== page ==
RICHMOND, Va. — Testing for the Zika virus will soon take place at the Department of General Services Division of Consolidated Laboratory Services (DCLS) in Richmond. The Centers for Disease Control and Prevention designated the Richmond lab as a Zika virus testing laboratory. That will allow for more timely Zika virus test results.
“When facing threats to public health such as Zika virus, accurate and timely laboratory testing is not only important for providing appropriate patient care but also for supporting public health response efforts,” DCLS Director Dr. Denise Toney said.
DCLS’ serologic testing can detect antibodies in the blood of an infected person from approximately six days after symptoms are present up to 12 weeks after infection. The CDC would continue to run tests to confirm the presence of Zika.
The lab in Richmond is of several labs now doing this kind of work.
“Prior to DCLS being designated as a Zika virus testing laboratory, all patient specimens would be submitted to the CDC for testing,” a state spokesperson said. “The CDC quickly experienced a backlog of patient specimens arriving from all over the country. In order to expand the number of testing laboratories, the CDC acquired approval from the U.S. Food and Drug Administration (FDA) in late February under Emergency Use Authorization (EUA) to distribute a diagnostic test for detection of Zika virus to state public health laboratories nationwide that are part of the CDC’s Laboratory Response Network, an integrated network of laboratories that include Virginia’s DCLS.”
Richmond ranks high for Zika risk
Richmond is on the list of cities most at risk of Zika virus. A a recent poll revealed that Americans don’t know much about the Zika virus — a disease that many South American countries believe is a serious threat.
“It is not a surprise to me that Richmond is on the list,” said Danny Avula, Director, Richmond City Health District.
Richmond ranks 35 on a list of 50 high-risk U.S. cities, according to healthgrove.com.
CDC screens nearly 5,000 travelers for Zika, less than 200 test positive
The U.S. Centers for Disease Control and Prevention screened 4,534 people for the Zika virus between January and March, according to a report published Friday. All of those screened either traveled to or moved from areas where the mosquito-borne disease is circulating. Just over 4 percent tested positive for the virus.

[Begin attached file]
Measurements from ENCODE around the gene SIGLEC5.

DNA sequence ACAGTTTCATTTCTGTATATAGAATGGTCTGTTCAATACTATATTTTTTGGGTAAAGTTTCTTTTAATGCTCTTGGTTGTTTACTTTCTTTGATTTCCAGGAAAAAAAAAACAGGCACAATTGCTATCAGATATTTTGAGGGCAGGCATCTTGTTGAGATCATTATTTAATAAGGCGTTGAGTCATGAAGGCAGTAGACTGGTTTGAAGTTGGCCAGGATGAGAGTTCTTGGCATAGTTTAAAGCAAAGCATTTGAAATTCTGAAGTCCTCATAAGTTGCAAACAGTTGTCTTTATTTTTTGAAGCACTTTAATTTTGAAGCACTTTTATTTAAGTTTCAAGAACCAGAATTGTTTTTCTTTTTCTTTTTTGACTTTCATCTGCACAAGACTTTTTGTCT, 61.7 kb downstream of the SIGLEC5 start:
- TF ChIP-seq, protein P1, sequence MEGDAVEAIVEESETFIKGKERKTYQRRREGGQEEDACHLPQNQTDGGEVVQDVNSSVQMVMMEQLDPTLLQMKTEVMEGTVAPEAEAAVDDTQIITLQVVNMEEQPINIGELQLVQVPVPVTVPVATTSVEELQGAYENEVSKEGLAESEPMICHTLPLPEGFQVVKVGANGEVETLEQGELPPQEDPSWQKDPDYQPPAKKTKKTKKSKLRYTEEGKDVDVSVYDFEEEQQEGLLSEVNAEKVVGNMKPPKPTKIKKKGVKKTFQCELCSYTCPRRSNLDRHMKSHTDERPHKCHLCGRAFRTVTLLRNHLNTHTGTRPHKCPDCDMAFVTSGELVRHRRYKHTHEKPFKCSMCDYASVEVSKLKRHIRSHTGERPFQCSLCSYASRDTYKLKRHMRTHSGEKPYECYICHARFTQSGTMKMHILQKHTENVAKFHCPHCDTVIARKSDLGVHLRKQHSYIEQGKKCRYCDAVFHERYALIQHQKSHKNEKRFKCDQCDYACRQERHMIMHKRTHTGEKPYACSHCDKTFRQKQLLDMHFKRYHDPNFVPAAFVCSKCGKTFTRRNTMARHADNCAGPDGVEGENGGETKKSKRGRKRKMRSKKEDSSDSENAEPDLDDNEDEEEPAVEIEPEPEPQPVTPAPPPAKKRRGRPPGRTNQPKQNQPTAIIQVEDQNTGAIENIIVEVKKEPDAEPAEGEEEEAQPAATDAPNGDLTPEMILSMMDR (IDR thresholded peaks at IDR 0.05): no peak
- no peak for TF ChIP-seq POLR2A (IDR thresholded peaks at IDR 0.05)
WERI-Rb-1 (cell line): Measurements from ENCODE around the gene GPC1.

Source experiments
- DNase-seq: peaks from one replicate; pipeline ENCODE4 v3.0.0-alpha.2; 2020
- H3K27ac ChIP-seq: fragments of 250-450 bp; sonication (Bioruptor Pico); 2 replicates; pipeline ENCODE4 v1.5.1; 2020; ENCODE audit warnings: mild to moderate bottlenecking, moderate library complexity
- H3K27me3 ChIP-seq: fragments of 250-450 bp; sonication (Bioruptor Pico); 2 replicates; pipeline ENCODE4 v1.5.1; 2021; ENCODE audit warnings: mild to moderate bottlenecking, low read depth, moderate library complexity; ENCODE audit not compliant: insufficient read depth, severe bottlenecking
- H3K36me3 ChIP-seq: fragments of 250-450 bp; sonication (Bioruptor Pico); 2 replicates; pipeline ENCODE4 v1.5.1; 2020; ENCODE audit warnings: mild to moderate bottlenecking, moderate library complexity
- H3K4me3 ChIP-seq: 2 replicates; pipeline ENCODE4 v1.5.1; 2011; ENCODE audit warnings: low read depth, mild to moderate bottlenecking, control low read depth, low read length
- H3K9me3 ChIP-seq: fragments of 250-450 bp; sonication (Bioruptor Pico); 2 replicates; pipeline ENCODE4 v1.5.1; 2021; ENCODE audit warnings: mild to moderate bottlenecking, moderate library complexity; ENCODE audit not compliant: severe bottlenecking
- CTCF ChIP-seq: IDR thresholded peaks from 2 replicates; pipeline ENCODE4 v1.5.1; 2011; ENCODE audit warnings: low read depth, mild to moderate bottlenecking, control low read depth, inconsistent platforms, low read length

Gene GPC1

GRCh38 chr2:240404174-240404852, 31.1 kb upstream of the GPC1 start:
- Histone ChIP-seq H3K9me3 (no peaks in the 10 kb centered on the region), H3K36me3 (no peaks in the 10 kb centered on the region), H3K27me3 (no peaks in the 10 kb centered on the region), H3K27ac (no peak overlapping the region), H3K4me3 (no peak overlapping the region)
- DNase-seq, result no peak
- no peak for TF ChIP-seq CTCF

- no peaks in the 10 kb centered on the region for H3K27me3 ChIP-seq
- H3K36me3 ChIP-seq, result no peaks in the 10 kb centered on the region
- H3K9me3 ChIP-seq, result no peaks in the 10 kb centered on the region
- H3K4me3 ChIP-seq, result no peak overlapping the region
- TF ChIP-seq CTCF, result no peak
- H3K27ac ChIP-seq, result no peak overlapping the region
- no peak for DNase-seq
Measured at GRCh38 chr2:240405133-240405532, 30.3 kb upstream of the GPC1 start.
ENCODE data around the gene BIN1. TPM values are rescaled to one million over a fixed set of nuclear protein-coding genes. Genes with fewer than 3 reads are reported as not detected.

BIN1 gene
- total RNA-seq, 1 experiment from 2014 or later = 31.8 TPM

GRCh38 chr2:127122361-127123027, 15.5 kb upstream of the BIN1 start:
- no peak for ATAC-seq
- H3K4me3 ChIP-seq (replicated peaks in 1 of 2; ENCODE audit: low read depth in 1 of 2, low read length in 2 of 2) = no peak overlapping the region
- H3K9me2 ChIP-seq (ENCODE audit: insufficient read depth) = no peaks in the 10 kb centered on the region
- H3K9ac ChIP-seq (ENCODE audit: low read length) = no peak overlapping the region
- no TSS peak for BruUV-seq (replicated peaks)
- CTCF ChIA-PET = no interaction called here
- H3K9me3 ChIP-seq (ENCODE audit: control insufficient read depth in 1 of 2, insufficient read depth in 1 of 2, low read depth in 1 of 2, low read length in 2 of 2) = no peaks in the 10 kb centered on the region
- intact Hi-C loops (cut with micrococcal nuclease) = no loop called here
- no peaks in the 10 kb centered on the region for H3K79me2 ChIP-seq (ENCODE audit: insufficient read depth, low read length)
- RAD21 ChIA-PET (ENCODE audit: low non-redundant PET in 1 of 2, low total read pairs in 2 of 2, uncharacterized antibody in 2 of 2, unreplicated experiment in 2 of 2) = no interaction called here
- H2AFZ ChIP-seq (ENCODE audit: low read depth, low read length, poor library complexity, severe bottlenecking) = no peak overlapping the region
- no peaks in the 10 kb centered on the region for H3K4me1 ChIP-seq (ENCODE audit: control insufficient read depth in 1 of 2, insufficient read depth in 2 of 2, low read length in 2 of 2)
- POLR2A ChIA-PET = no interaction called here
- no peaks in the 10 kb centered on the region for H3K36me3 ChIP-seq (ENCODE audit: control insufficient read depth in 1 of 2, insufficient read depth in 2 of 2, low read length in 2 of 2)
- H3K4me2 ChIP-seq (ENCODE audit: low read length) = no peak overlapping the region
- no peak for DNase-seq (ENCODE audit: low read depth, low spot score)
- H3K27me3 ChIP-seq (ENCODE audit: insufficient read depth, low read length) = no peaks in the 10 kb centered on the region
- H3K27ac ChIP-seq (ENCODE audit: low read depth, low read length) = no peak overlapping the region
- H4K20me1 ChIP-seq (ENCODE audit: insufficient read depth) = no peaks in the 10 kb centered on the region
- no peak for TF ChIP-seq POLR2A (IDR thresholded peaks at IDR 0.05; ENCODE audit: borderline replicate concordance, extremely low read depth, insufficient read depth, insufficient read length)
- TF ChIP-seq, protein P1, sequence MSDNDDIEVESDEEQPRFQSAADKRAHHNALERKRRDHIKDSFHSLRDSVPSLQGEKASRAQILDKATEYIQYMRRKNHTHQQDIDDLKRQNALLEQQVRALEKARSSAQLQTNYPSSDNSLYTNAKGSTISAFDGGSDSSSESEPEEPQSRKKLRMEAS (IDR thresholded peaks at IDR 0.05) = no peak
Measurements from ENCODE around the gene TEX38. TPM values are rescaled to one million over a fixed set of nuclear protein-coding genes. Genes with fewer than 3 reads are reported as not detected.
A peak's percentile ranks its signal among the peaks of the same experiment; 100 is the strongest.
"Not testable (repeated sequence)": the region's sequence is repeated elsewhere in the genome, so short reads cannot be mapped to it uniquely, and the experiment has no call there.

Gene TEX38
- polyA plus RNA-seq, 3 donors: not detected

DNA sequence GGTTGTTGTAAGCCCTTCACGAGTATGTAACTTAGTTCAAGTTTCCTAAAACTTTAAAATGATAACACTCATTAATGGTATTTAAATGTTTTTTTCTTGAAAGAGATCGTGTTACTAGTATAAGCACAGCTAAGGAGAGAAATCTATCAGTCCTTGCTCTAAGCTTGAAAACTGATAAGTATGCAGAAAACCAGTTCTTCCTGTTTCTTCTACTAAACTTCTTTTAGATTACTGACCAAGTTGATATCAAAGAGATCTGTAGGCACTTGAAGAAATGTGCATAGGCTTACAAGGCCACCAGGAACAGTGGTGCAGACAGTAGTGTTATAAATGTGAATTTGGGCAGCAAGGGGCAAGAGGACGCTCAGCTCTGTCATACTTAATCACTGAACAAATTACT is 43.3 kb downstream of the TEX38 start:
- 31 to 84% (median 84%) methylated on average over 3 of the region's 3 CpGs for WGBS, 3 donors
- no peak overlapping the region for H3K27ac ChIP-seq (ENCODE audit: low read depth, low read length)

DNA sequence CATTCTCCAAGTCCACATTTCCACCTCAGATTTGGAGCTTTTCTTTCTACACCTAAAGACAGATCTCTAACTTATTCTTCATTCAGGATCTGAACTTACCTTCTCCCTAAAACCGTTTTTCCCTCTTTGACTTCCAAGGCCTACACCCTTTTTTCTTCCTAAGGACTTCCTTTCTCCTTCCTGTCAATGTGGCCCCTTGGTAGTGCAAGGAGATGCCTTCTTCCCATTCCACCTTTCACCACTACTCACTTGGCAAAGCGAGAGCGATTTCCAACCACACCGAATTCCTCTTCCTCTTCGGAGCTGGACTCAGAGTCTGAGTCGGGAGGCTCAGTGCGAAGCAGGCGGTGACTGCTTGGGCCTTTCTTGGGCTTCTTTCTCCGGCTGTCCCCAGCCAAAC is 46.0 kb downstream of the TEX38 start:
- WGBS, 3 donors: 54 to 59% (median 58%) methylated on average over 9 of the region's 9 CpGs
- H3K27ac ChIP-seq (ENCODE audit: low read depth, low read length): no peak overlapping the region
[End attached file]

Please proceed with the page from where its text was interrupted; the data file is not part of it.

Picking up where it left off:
More than 94 percent tested negative and another one person had an unspecified virus in the same family as Zika, such as dengue or yellow fever, or may have been vaccinated against a related virus.
The report, published by the CDC’s Morbidity and Mortality Weekly Report, sheds some light about the risk for travelers to the more than 40 countries and territories where the virus is circulating.
An estimated 40 million people travel between the continental United States and areas infected with the Zika virus, according to Health and Human Services Secretary Sylvia Burwell.
It’s not definitive, said Stephen Morse, professor of epidemiology at the Columbia University Mailman School of Public Health and director of the Infectious Disease Epidemiology Certificate Program. It does, however, offer a rough estimate for a returning traveler to know what the chances are of contracting the virus.
“The fact that the risk of contracting it is less than you might think … it might be somewhat reassuring,” he said.
Symptoms include rash, fever, joint pain and conjunctivitis, or red eyes, and are present in 20% of those infected with the virus. Of the pregnant women with no symptoms who were screened as recommended, 99% of them were negative for the virus.
While this indicates the risk may be lower than thought, the effects of the disease are still devastating. It can cause severe birth defects in babies born to mothers who had the virus while pregnant.
“It is reassuring that the proportion of asymptomatic pregnant women with confirmed Zika virus infection in this report was low. However, because of the potential serious adverse pregnancy and neonatal outcomes associated with maternal Zika virus infection, health care providers should continue to offer testing to pregnant women with potential exposure to Zika virus, even if they do not have symptoms,” the report said
The report has several limitations.
It does not account for where the travelers visited, how long they were in the affected area, or details of their potential exposure to the virus, such as if windows were screened or if they were using mosquito repellant. Only results from tests performed at the CDC are included, not those performed by state health departments. In addition, testing may have been delayed and therefore the individual screened may have forgotten that they experienced symptoms, an important consideration since those with symptoms were more likely to test positive than those who do not have any. The authors also caution that their findings do not apply to areas where there is active virus transmission.
Dr. Scott Lillibridge, an epidemiologist and professor at the Texas A&M Health Science Center School of Public Health, agreed with Morse that it’s reassuring that the numbers are not higher. However, “this isn’t anything to be taken lightly,” he said, adding that it signals the need to worry about travelers who do not have symptoms.